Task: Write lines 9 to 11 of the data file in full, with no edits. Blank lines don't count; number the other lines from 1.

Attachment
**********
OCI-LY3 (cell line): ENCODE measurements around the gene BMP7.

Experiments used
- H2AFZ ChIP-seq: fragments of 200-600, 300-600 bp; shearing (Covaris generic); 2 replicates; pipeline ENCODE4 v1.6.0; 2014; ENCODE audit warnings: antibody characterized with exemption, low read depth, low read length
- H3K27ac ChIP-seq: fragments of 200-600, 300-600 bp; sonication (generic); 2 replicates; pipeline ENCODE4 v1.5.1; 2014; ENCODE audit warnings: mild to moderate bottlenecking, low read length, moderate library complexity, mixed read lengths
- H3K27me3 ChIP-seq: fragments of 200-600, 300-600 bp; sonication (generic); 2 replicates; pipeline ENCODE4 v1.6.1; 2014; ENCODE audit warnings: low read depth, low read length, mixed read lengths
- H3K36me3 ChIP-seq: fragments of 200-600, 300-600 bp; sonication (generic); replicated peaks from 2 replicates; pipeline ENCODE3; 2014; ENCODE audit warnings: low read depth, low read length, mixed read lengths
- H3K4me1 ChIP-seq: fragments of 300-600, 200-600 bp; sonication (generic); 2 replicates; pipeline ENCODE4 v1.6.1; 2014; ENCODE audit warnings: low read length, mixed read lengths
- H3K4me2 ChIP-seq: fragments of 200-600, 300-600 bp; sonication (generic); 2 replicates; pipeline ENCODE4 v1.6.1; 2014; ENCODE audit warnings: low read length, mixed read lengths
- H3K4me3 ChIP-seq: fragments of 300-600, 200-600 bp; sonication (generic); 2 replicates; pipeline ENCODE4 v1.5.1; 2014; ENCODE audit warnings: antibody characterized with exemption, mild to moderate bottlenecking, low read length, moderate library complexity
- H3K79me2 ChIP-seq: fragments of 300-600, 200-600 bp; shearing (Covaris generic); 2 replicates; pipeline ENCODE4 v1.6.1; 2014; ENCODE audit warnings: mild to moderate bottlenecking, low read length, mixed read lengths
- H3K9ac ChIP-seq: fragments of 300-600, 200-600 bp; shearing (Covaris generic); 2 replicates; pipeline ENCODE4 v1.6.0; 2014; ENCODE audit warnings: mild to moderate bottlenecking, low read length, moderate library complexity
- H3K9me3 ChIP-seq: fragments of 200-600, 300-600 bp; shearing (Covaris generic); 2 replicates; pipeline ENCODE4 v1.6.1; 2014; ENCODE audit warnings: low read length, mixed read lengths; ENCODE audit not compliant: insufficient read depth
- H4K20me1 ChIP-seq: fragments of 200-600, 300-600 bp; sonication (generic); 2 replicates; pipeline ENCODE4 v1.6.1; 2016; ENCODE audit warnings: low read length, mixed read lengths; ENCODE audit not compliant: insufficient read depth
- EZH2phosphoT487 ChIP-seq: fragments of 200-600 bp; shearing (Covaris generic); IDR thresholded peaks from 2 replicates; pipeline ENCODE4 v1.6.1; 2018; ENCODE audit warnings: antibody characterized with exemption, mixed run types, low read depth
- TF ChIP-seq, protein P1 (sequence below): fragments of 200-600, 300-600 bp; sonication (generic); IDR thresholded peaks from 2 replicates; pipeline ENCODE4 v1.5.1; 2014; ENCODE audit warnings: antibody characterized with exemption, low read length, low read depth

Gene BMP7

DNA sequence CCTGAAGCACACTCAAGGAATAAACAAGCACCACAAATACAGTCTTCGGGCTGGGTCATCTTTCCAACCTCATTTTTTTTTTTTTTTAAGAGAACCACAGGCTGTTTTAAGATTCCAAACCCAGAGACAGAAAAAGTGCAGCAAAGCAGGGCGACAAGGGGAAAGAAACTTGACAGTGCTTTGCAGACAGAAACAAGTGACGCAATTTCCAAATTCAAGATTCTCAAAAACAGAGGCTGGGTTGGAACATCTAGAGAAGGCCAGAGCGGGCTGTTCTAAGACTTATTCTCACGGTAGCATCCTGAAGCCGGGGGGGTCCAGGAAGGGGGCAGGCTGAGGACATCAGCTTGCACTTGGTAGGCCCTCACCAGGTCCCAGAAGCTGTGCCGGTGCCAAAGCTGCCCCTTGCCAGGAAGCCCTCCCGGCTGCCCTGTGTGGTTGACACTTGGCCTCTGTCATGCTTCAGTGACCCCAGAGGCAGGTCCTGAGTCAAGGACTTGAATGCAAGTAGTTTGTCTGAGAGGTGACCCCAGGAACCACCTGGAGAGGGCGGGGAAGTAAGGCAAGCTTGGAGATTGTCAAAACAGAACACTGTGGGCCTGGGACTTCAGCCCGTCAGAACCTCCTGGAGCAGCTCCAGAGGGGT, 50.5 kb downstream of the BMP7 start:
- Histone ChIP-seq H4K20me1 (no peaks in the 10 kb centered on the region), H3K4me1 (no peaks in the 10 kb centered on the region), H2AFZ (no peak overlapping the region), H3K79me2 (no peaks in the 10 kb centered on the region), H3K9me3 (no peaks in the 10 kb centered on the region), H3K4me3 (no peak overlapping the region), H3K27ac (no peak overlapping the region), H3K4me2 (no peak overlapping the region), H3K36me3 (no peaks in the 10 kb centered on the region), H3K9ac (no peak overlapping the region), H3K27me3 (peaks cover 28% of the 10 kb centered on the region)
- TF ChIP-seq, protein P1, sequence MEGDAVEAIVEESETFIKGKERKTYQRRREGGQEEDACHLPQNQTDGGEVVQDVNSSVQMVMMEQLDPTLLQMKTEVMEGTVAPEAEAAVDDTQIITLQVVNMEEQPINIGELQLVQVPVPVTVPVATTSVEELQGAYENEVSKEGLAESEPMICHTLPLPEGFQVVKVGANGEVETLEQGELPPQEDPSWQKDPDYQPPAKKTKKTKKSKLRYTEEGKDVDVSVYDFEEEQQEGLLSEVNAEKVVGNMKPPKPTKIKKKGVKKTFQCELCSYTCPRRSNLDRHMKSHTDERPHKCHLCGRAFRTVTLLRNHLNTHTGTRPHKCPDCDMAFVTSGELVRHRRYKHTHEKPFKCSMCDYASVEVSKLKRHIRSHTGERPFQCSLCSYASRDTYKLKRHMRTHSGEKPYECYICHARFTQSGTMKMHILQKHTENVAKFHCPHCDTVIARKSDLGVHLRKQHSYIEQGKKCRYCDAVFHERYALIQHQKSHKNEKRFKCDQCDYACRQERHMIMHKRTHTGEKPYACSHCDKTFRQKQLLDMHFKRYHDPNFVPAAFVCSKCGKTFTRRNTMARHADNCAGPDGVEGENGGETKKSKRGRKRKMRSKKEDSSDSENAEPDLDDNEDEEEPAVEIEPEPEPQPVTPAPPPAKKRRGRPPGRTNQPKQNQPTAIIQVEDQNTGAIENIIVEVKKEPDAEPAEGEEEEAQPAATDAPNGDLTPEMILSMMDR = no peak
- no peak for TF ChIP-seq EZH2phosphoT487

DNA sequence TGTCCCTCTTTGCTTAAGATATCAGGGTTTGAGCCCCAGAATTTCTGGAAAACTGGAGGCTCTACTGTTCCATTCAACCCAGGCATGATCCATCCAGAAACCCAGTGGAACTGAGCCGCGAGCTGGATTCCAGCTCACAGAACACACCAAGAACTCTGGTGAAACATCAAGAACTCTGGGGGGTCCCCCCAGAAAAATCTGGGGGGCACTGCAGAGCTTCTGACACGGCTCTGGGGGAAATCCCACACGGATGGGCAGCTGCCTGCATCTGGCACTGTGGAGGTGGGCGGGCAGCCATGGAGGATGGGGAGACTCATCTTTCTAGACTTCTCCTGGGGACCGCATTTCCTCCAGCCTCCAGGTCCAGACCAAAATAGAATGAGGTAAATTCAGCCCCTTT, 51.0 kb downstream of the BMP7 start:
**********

- H3K4me3 ChIP-seq: fragments of 300-600, 200-600 bp; sonication (generic); 2 replicates; pipeline ENCODE4 v1.5.1; 2014; ENCODE audit warnings: antibody characterized with exemption, mild to moderate bottlenecking, low read length, moderate library complexity
- H3K79me2 ChIP-seq: fragments of 300-600, 200-600 bp; shearing (Covaris generic); 2 replicates; pipeline ENCODE4 v1.6.1; 2014; ENCODE audit warnings: mild to moderate bottlenecking, low read length, mixed read lengths
- H3K9ac ChIP-seq: fragments of 300-600, 200-600 bp; shearing (Covaris generic); 2 replicates; pipeline ENCODE4 v1.6.0; 2014; ENCODE audit warnings: mild to moderate bottlenecking, low read length, moderate library complexity